Sen. Mitch McConnell makes long-overdue announcement: he's finally stepping down (video)

Senator Mitch McConnell made an overdue announcement today: he will be stepping down in November.

"One of life's most under-appreciated talents is to know when it's time to move on to life's next chapter," the Kentucky lawmaker stated, clearly lacking said talent himself. "So I stand before you today … to say that this will be my last term as Republican leader of the Senate." (See video below, posted by Aaron Rupar.)

McConnell, who underhandedly helped Trump pack the Supreme Court with alt-right justices, became a senator in 1985, and has been the Republican Senate leader since 2007 — holding the position longer than any other U.S. Senate leader in history. After helping to create King Trump, he stood in opposition to Trump's 2020 election lies (too little, too late). Then in the last year, at age 81, his health took center stage when he publicly froze up mid-sentence a couple of times, once for a full 30 seconds, which occurred after a fall-related concussion.

According to AP News:

McConnell, who turned 82 last week, was set to announce his decision Wednesday in the well of the Senate, a place where he looked in awe from its back benches in 1985 when he arrived and where he grew increasingly comfortable in the front row seat afforded the party leaders. …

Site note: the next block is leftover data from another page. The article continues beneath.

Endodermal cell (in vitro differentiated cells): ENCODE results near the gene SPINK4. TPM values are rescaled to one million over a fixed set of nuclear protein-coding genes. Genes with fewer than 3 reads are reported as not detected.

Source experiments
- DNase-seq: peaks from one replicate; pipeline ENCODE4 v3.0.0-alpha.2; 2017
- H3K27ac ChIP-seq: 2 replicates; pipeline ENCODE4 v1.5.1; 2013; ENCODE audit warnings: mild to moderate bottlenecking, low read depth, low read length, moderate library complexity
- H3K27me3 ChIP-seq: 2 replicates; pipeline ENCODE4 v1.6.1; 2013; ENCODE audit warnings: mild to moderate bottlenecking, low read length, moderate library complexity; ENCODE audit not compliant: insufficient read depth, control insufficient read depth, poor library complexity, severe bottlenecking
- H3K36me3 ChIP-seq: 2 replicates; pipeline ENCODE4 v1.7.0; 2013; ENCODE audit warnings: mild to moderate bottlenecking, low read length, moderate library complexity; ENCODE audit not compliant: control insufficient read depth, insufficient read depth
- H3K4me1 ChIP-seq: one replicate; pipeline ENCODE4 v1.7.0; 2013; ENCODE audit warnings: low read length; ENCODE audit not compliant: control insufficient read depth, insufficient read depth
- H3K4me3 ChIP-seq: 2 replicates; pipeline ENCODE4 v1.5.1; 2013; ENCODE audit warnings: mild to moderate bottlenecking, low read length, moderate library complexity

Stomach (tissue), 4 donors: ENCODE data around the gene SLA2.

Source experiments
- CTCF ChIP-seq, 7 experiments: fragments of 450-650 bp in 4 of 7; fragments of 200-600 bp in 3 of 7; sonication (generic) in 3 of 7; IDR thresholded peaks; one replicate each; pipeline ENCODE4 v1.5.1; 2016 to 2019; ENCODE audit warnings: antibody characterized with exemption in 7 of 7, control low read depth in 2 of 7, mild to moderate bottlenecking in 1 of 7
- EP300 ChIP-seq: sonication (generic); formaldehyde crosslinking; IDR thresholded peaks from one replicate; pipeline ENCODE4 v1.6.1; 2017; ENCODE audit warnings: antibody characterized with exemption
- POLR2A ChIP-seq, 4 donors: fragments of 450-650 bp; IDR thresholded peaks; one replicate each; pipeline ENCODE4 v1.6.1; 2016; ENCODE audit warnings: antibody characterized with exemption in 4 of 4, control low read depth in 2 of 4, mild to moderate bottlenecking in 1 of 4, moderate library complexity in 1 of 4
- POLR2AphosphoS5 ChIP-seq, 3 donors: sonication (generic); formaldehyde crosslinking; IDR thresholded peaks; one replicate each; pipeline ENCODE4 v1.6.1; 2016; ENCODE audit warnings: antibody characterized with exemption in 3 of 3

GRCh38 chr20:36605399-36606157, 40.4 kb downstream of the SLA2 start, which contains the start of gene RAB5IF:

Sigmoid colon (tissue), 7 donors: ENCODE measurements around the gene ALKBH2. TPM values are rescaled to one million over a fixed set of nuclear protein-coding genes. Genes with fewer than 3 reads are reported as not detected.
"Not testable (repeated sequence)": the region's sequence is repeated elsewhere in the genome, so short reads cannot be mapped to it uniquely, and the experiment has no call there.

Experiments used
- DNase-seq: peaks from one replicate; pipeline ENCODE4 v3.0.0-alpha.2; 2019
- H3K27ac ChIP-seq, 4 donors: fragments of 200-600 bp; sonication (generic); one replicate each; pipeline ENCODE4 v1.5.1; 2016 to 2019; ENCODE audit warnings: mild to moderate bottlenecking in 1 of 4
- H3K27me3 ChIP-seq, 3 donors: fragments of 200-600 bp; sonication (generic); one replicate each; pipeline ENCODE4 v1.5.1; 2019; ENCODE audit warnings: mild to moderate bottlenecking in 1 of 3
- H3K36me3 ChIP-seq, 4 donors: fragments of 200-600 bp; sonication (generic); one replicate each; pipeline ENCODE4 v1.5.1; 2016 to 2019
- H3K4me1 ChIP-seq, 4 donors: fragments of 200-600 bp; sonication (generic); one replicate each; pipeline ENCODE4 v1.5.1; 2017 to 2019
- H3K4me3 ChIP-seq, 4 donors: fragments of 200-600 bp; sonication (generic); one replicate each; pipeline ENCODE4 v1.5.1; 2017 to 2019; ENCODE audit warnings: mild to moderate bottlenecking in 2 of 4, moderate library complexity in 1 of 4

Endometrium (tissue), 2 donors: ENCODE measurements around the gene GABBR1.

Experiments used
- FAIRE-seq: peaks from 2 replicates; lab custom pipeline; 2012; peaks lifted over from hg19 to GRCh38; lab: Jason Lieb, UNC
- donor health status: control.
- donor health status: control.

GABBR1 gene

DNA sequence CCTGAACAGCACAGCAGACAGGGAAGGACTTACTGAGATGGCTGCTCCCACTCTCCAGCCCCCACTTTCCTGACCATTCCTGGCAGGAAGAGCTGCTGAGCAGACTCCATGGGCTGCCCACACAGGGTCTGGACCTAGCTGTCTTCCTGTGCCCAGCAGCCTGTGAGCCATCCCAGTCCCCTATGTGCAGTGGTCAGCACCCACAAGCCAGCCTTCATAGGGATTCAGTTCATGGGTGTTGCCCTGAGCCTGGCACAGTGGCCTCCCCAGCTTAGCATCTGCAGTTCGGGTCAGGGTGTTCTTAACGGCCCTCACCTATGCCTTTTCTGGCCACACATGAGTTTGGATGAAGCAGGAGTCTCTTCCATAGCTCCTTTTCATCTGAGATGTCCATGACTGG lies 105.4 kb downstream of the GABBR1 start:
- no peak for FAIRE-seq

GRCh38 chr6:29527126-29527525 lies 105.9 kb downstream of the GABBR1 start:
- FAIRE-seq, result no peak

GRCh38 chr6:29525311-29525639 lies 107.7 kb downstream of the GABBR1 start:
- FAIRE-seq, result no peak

His decision punctuates a powerful ideological transition underway in the Republican Party, from Ronald Reagan's brand of traditional conservatism and strong international alliances, to the fiery, often isolationist populism of former President Donald Trump. …

The senator had been under increasing pressure from the restive, and at times hostile wing of his party that has aligned firmly with Trump. The two have been estranged since December 2020, when McConnell refused to abide Trump's lie that the election of Democrat Joe Biden as president was the product of fraud. …

McConnell and Trump had worked together in Trump's first term, remaking the Supreme Court and the federal judiciary in a far more conservative image, and on tax legislation. But there was also friction from the start, with Trump frequently sniping at the senator.

Their relationship has essentially been over since Trump refused to accept the results of the Electoral College. But the rupture deepened dramatically after the Jan. 6, 2021, attack on the Capitol. McConnell assigned blame and responsibility to Trump and said that he should be held to account through the criminal justice system for his actions.